During his life, dad was a man of few words; however, in this simple profound gesture, he was teaching me what he believed; words were not necessary. For me, as an observer, he was demonstrating that his love of Jesus was strong. He was living his faith until his last breath, which came quietly in the morning hours on November 25, 2016. Dad has been gone for two years now, yet this lesson of faith continues to teach me.

If you would like more information about Saint Benedict’s Monastery, please contact Sister Lisa Rose, director of vocations, at lrose@csbsju.edu.

Lisa Rose, OSB

Tuesday, October 30, 2018

Prayers on Election Day

Photo from Pexels.com

As election day approaches, it seems fitting to reflect prayerfully on how we cast our votes to ensure that people who will promote Gospel values are elected. We ask you to “Vote Your Values” with the help of the Social Justice and Ministry Committee of Saint John the Baptist Parish, Collegeville, Minn, and pray each day with United States Conference of Catholic Bishops:

Lord God, as the election approaches,
we seek to better understand the issues and concerns that confront our city/state/country,
and how the Gospel compels us to respond as faithful citizens in our community.
We ask for eyes that are free from blindness
so that we might see each other as brothers and sisters,
one and equal in dignity,
especially those who are victims of abuse and violence, deceit and poverty.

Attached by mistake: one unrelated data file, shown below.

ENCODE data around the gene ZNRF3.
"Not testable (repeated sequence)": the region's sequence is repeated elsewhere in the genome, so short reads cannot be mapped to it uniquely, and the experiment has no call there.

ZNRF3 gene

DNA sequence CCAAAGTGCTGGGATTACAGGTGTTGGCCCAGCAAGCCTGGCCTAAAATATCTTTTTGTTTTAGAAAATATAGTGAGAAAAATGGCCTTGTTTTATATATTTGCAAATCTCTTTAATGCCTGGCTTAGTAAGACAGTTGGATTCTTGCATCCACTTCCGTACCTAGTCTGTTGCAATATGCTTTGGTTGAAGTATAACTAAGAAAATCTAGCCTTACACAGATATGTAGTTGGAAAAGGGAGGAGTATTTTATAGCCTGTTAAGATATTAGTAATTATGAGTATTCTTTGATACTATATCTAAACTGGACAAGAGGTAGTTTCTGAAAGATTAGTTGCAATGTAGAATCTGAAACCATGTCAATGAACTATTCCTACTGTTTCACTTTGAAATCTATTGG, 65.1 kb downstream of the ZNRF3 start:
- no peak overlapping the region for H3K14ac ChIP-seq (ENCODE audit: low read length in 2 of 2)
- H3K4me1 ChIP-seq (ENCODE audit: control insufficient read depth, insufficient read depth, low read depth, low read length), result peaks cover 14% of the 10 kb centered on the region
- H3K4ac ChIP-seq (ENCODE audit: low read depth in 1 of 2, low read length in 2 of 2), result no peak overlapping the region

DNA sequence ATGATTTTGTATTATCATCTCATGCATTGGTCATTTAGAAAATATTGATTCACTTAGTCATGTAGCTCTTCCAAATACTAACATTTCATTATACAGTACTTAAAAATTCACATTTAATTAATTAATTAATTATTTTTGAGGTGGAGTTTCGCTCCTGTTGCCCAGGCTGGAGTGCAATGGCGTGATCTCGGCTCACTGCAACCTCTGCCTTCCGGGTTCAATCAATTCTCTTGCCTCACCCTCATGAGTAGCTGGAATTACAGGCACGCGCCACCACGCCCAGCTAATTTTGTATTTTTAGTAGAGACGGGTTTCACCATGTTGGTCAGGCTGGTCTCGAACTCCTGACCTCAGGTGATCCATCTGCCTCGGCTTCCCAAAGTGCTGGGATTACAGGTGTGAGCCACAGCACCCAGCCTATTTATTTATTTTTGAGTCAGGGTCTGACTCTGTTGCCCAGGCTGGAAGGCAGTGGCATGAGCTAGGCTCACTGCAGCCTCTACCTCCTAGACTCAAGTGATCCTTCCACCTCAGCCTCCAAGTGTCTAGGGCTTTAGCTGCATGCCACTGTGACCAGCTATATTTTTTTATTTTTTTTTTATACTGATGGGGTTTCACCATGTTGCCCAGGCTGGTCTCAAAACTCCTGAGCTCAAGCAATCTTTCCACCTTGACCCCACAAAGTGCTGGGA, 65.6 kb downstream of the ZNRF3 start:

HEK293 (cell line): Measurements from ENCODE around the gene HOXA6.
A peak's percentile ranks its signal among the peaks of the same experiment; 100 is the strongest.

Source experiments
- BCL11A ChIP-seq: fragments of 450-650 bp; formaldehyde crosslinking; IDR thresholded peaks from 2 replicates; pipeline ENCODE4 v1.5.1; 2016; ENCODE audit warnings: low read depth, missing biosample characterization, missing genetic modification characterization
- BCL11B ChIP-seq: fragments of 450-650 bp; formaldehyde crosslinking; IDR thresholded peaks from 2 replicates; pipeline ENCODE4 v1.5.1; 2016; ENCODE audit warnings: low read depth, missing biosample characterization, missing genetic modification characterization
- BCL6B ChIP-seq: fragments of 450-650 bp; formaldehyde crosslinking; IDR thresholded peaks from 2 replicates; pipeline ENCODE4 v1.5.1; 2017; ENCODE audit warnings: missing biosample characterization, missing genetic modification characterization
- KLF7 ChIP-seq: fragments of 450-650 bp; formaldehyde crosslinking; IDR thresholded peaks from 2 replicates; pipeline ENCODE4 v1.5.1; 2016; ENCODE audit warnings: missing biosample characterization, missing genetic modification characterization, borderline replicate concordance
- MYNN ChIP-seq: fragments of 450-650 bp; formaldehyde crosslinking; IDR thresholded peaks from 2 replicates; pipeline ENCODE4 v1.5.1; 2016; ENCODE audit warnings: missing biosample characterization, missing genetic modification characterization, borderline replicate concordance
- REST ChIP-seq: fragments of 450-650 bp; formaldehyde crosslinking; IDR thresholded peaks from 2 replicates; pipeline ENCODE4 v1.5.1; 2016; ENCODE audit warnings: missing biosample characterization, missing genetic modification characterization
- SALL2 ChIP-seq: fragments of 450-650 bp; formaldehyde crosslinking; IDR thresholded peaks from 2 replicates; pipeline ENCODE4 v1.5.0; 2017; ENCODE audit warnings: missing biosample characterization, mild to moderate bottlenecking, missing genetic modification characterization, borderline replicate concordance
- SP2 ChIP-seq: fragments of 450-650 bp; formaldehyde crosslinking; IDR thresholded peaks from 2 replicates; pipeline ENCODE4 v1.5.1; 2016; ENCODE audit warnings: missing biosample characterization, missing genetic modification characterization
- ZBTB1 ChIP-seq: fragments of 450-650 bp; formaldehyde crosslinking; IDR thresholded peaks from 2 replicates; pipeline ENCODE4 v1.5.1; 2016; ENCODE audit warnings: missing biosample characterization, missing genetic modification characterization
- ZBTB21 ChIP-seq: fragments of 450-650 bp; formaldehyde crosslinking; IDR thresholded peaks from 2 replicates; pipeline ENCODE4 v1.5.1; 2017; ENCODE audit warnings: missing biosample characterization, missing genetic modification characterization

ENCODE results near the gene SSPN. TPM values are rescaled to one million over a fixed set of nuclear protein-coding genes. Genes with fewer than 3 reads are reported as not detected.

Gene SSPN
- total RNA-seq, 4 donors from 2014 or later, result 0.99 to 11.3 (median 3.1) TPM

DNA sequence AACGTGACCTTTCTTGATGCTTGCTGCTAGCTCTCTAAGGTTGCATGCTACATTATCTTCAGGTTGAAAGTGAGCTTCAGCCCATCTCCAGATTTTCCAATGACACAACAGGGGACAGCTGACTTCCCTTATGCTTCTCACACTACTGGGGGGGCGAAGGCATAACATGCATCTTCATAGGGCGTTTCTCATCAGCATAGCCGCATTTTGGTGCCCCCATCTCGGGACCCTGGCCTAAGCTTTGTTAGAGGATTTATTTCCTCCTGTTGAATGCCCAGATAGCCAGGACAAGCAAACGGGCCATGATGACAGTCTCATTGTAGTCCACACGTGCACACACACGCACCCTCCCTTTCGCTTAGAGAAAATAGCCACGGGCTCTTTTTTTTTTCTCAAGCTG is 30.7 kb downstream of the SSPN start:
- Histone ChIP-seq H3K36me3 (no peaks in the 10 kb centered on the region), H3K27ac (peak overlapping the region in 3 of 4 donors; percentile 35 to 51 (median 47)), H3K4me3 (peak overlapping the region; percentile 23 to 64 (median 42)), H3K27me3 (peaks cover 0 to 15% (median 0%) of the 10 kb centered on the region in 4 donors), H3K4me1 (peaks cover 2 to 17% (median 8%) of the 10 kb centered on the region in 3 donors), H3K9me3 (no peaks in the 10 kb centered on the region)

We ask for ears that will hear the cries of children unborn and those abandoned,
Men and women oppressed because of race or creed, religion or gender.
We ask for minds and hearts that are open to hearing the voice of leaders who will bring us closer to your Kingdom.
We pray for discernment
so that we may choose leaders who hear your Word,
live your love,
and keep in the ways of your truth
as they follow in the steps of Jesus and his Apostles
and guide us to your Kingdom of justice and peace.
We ask this in the name of your Son Jesus Christ and through the power of the Holy Spirit.

Tuesday, October 23, 2018

Important Happenings in the Catholic Church

Two unusually important happenings in the Catholic Church this season include the V Encuentro (Spanish for “encounter”) that met in Grapevine, Texas, from September 20 - 23, after many prior gatherings on the parish, diocesan and regional levels,  and the Synod of Bishops currently meeting in Rome. Both meetings focus on young adults who, as part of the Body of Christ, or as “strangers among us,” have been asked to express their ideas and dreams about the church rather than leave it, as well as their dreams for building a future of freedom among us.

Given the scandals currently experienced, both on the political as well as ecclesial levels, the V Encuentro message was a special call to Latin/Hispanic young adults to express their experiences amidst the escalation of dehumanizing treatment over the past 4 years...and the call to us, as citizens and as church, to heed the oft-repeated message of Pope Francis: Welcome the migrants! Build bridges, not walls! It is Jesus who walks among us in the form of the poor and needy. Migrants guide us toward God.

Idealistic, unrealizable calls, from the V Encuentro? Only if, in our self-centeredness, we choose to be losers in the eyes of God and in the rich culture our immigrant ancestors have created for us!